Slowing Down Soothes Reactivity

I remember when I was young hearing that we only use 10% of our brains, and that was a high estimate. This concept has floated around various circles and been explained various ways. What I’ve extracted from the concept, true or not, is that 90% of what we do is not conscious. This makes all kinds of sense when you consider the myriad biological processes going on in our bodies like clockwork, in which our conscious mind typically has no role.

But even where the conscious mind is in charge, really most of the stuff we do is habit. We aren’t choosing to do it so much as we know how to do it and we just keep replaying the tape. We are especially prone to just replaying the tape if we are stressed or feel attacked in any way. We go to what we know, and this tendency is called Reactivity.

Reactivity sucks. Literally. It sucks the life and choice out of situations. It condemns us to relive the past, wanted or not. It keeps us in patterns that maybe were effective once or twice, but here in its umpteenth iteration is really destructive. Reactivity is the automatic, unconsidered response that keeps us stuck and keeps the world at bay.

There is a concept here I really want to crack but haven’t exactly yet. It’s embedded in the word.

Reactivity is blind. It has jumped into action before we even see what is truly happening in a situation.  When you extract the embedded “C” and bring it to the forefront- when you are willing to see before you act- it becomes Creativity.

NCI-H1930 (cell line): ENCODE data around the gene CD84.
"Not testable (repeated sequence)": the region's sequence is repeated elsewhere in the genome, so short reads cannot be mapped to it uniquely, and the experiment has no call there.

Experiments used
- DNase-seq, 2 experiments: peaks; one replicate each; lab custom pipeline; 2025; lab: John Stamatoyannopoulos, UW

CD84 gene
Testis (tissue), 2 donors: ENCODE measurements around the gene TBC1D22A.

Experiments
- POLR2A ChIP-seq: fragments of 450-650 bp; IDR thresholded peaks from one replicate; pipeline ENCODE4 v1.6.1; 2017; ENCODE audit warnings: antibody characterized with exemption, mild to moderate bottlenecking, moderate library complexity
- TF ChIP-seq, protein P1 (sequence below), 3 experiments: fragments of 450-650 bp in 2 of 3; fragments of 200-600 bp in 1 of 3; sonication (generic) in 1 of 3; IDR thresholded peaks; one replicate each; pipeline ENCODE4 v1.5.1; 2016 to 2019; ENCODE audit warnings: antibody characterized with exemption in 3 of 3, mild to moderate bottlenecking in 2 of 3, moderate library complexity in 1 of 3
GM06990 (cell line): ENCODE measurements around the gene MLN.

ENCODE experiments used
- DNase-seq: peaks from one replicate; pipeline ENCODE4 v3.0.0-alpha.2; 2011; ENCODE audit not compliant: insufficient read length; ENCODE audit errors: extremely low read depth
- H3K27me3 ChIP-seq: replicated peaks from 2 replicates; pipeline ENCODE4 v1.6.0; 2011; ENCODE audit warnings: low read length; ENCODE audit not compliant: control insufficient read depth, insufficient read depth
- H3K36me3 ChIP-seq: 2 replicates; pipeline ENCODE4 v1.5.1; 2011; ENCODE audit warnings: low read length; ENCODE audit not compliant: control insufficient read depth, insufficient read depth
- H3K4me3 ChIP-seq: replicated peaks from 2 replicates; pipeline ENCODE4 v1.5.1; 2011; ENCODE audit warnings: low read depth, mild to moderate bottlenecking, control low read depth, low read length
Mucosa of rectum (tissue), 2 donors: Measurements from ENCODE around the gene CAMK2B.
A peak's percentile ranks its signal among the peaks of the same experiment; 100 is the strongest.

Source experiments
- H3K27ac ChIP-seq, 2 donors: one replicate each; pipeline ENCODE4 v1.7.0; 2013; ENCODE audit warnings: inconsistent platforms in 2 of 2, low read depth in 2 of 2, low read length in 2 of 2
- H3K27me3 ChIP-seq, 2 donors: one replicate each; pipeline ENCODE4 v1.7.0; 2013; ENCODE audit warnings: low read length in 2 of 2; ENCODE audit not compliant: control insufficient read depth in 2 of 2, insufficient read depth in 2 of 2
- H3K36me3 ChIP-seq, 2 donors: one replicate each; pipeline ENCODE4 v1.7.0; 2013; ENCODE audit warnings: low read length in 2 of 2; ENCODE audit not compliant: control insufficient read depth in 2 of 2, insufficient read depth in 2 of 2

Isn’t that something?

The wonderful thing about slowing down is that reactivity naturally wanes, giving rise to more and more creativity. When you are actively slowing down you are actively reducing your stress level and naturally feeling more grounded. The conditions for reactivity begin to diminish, which is a huge opportunity to apply mindfulness. Mindfulness is the death knell of reactivity, although it is a feisty bugger and goes down slowly.

Still, the conditions created by slowing down are inhospitable to reactivity. When we can approach the world gently, slowly, deliberately, we can’t help but notice the reactivity in our behavior eventually. Noticing brings awareness. Awareness is the healing agent. I mean, if we notice reactivity and actively work to reduce it, that’s great. But even if we just notice it, the awareness will begin undoing it even without our conscious intent. Awareness is the healing agent.

Now, most of us, once we recognize a problem or issue, really want to get to the heart of it and fix it. This “hurry up and slow down” mentality is funny, and I often catch myself in it. But my time is up, so this will need to be another post.

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